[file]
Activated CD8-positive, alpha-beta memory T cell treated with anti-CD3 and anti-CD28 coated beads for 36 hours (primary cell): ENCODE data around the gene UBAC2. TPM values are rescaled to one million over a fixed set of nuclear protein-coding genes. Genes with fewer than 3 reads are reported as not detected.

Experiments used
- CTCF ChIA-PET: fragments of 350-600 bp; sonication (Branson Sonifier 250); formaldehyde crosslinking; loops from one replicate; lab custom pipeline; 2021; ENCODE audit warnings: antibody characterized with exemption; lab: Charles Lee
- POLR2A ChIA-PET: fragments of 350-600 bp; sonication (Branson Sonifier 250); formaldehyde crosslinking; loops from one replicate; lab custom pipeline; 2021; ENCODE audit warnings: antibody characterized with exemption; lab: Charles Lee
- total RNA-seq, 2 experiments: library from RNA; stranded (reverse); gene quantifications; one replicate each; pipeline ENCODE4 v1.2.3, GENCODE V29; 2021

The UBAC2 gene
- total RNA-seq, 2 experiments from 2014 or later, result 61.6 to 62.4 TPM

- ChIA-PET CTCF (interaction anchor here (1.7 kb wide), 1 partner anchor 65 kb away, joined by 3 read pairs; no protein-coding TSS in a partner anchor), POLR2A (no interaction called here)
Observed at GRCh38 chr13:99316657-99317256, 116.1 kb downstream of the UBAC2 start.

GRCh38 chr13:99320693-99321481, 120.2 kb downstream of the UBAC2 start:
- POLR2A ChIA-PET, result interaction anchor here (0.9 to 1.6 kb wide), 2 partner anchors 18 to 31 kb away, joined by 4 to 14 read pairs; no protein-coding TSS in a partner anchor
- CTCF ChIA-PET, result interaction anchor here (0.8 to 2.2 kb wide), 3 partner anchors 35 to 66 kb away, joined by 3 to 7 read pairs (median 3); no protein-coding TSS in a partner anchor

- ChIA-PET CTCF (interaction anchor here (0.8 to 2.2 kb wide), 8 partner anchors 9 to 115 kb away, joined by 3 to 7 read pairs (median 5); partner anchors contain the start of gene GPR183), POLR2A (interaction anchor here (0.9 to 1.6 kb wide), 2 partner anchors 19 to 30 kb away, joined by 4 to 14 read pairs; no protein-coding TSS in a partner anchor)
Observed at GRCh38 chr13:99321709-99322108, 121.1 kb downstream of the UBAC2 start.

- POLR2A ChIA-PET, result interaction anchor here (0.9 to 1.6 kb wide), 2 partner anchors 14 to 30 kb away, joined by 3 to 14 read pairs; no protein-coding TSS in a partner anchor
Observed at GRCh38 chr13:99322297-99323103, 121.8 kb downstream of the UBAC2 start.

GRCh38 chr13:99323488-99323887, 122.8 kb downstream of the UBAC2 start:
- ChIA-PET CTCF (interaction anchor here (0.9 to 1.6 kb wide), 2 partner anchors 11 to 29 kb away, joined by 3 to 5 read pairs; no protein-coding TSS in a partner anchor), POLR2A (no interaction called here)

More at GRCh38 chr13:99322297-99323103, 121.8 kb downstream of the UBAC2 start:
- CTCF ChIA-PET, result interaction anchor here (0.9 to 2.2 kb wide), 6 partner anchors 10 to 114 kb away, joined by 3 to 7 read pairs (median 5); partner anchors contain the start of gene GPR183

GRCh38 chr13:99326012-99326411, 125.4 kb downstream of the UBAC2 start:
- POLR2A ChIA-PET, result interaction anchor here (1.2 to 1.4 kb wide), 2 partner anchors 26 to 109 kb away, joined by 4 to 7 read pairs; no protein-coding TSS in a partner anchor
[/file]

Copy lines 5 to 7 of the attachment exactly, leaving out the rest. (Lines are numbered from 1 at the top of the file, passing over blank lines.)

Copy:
- total RNA-seq, 2 experiments: library from RNA; stranded (reverse); gene quantifications; one replicate each; pipeline ENCODE4 v1.2.3, GENCODE V29; 2021

The UBAC2 gene
- total RNA-seq, 2 experiments from 2014 or later, result 61.6 to 62.4 TPM